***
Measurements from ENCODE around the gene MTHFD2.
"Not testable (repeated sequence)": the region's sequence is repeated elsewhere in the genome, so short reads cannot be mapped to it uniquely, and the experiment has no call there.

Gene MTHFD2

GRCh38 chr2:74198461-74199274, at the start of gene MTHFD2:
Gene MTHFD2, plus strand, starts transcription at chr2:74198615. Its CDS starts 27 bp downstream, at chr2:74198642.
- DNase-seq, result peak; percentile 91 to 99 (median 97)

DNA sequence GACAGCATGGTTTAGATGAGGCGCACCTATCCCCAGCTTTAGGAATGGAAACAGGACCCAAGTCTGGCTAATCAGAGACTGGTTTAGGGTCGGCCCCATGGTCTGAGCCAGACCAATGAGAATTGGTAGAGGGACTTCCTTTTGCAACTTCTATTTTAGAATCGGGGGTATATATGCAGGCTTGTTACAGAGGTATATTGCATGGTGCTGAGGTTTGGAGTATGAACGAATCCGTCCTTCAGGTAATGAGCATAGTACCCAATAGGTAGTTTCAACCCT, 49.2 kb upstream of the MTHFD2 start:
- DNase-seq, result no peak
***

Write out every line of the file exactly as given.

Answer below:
Measurements from ENCODE around the gene MTHFD2.
"Not testable (repeated sequence)": the region's sequence is repeated elsewhere in the genome, so short reads cannot be mapped to it uniquely, and the experiment has no call there.

Gene MTHFD2

GRCh38 chr2:74198461-74199274, at the start of gene MTHFD2:
Gene MTHFD2, plus strand, starts transcription at chr2:74198615. Its CDS starts 27 bp downstream, at chr2:74198642.
- DNase-seq, result peak; percentile 91 to 99 (median 97)

DNA sequence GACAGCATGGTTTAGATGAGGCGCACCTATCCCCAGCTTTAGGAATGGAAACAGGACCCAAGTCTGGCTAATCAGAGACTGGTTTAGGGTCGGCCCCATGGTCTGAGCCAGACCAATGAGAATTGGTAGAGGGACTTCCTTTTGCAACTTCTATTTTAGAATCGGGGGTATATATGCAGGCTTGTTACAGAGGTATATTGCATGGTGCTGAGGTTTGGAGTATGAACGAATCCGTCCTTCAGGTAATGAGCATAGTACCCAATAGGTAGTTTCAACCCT, 49.2 kb upstream of the MTHFD2 start:
- DNase-seq, result no peak